Apparently, a pharmacy will advocate with you to your health insurance to fill an additional month's worth of pills of the right dosage, even though they will not take back medication that has been dispensed in the incorrect amounts.
In other words, it is legal, and the pharmacist will even advocate, for me to have two month-supplies of two different dosages of the same class 2 narcotic in my home, but illegal for them to accept back the first batch, or to give me any kind of exchange or refund so that I can obtain the correct dosage.
Story: Tonight, on my way through the living room, I noticed an unfamiliar prescription bottle sitting on an end-table.
"Son, is that your new bottle of pills?" I ask my kid.
"Yes. I mean yes, but that's my old medication." I had just filled his pills at Walgreens the night before. Usually we go to CVS, but I decided to try this Walgreens because... well... long story.
I had arrived 15 minutes prior to closing, but the tech said they could fill the scrip right away. I handed over the written scrip and even chatted up the pharmacy tech and we all had a grand old time. I left happier than I would have expected, having run to the pharmacy late at night at the last minute to fill my son's pills, because without them his behavior is so compulsive and erratic that I become a twisted, short-tempered and ineffective version of myself as a parent. We all become cliched caricatures of a dysfunctional family. It is not a good day without Vyvanse.
So when son mentions that these are his "old" medication, I look at the pill bottle, and notice that it is his old, original dosage. We had lowered the dosage because I was uncomfortable with how "medicated" it made him seem-- not happy, but compliant. These pills were full strength. Even as I was pondering how this could have happened, I was also complimenting myself on my genius 8-year-old who knew that this was the wrong pill.
I called to see if the pharmacy had made the error, but it turns out I had gone in with the old, defunct, scrip with the wrong dose. It had somehow been left in my nightstand after we got the new, lower scrip from the psychiatrist. I had made the error, and since the scrip was less than 90 days old, they filled it without question.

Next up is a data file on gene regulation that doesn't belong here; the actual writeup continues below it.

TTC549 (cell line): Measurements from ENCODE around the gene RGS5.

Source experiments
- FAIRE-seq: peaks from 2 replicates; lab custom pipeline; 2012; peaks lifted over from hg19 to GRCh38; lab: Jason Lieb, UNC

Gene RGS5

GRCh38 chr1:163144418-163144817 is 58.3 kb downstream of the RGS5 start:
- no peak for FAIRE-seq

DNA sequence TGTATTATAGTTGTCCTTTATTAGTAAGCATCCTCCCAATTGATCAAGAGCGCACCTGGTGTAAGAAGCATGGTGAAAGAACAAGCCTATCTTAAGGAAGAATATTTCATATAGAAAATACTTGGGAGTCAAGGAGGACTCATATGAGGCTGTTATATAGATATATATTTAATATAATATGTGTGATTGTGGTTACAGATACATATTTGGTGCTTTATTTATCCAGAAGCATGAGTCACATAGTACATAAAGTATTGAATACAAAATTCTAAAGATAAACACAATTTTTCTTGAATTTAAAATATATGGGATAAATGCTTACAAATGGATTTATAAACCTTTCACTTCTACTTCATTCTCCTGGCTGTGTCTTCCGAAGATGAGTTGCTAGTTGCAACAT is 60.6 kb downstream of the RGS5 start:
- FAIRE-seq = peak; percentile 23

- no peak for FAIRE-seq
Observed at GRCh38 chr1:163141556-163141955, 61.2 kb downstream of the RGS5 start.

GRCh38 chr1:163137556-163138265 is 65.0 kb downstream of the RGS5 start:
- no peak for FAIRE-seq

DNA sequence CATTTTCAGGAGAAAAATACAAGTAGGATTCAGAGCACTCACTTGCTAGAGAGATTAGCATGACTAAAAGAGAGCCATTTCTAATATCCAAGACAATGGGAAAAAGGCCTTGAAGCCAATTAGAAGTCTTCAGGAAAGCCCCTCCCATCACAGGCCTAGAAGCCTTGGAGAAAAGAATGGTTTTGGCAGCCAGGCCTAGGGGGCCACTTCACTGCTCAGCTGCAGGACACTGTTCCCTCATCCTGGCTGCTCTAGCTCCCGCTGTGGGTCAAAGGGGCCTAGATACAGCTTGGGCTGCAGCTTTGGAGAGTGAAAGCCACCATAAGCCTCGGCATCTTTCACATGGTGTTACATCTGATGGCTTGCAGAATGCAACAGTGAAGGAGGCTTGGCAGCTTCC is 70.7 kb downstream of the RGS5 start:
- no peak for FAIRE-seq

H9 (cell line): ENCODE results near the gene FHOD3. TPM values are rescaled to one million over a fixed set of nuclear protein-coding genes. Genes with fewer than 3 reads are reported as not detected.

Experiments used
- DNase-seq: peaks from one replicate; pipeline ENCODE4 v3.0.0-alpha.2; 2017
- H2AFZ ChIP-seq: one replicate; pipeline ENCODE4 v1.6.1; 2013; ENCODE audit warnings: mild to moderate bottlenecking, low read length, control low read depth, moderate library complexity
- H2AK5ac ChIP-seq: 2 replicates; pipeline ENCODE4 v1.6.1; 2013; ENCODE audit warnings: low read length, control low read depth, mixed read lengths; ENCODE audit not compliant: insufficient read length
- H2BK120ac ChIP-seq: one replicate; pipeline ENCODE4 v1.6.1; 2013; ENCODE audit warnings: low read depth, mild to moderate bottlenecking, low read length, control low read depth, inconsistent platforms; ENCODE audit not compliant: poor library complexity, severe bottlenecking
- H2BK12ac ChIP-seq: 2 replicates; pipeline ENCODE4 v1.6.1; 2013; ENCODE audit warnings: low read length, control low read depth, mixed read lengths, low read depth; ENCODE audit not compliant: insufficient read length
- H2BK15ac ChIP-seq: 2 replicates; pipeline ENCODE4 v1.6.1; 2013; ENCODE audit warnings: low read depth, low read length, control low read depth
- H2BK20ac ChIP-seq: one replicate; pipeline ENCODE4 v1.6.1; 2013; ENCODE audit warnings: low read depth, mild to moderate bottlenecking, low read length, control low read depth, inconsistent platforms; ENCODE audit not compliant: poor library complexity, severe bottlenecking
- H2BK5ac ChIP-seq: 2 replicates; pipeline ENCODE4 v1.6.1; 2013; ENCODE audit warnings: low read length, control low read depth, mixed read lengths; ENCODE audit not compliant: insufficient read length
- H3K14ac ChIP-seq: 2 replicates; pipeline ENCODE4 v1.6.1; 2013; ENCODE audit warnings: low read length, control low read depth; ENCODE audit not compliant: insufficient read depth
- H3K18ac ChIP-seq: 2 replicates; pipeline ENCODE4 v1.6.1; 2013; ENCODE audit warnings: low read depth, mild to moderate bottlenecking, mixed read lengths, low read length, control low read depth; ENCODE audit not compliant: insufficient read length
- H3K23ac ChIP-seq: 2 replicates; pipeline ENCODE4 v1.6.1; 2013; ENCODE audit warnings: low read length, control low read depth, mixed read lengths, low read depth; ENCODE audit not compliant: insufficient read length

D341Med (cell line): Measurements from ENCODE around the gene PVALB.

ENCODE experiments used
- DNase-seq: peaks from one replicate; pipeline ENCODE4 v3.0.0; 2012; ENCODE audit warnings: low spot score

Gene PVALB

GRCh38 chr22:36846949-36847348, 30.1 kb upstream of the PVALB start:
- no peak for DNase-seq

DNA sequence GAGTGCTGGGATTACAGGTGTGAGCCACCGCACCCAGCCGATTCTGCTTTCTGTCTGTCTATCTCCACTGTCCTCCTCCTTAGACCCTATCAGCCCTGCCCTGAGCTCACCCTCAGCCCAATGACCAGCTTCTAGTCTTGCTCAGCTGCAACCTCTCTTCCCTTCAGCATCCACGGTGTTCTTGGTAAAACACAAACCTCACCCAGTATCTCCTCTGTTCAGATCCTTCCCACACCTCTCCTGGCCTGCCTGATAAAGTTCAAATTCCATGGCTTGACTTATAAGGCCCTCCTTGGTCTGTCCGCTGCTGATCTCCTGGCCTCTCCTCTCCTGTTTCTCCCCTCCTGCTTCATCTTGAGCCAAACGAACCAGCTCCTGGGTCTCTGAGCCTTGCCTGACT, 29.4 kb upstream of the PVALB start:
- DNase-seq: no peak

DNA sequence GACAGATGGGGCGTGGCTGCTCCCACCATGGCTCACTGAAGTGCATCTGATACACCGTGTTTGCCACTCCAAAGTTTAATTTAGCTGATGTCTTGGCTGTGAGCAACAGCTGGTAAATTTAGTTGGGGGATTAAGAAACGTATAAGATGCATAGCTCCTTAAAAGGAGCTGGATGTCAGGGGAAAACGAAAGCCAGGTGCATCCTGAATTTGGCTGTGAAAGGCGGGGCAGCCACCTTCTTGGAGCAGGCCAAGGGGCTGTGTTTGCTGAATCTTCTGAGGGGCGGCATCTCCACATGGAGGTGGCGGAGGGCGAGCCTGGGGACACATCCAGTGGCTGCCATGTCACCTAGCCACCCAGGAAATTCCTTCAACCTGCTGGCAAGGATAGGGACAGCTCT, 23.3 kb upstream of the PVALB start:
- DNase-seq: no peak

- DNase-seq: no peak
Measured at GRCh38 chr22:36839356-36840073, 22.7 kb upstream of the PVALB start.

I asked if I could bring in the correct prescription and exchange the pills. No.
But I could bring in the correct prescription and get the correct pills. If I paid.
After getting transferred to three different parties, I found out that Walgreens would be willing to call my insurance company in the morning and advocate that they override their system so we could get the correct dosage of this narcotic stimulant drug at the copay price, instead of full price.
Oh, so it was possible I would have to pay full price for the correct dosage? Yes.
Okay, wait. Let's say, hypothetically, I can't afford to pay a second co-pay. This is not a $10 kind of pill-- it's a special one. And I sure as all holy heck can't afford the full price of that med.
So I'm stuck with an overly-high dose of a class 2, narcotic stimulant for a month. My kid will comply, be smart, focused and probably even creative. However, he will also be withdrawn and without a smile; he will lose the exuberance which, though it wears on me when the jokes are about farts, penises, poop or guns, is also the most happy sign of my son's intelligence, energy and sense of humor.
That, or scrape the cash together and have extra pills... to do with... as I will, I suppose? I suppose this is one way black markets or teenage addictions are born.
You know, I know next to nothing about the current health care reforms. I have absolutely no idea whether they will be successful. But it is so clear that the current system does not meet the needs of patients, is full of inefficiencies and in fact creates dangerous loopholes and extra cash for the pharmaceutical companies.
For now, I have a decision to make...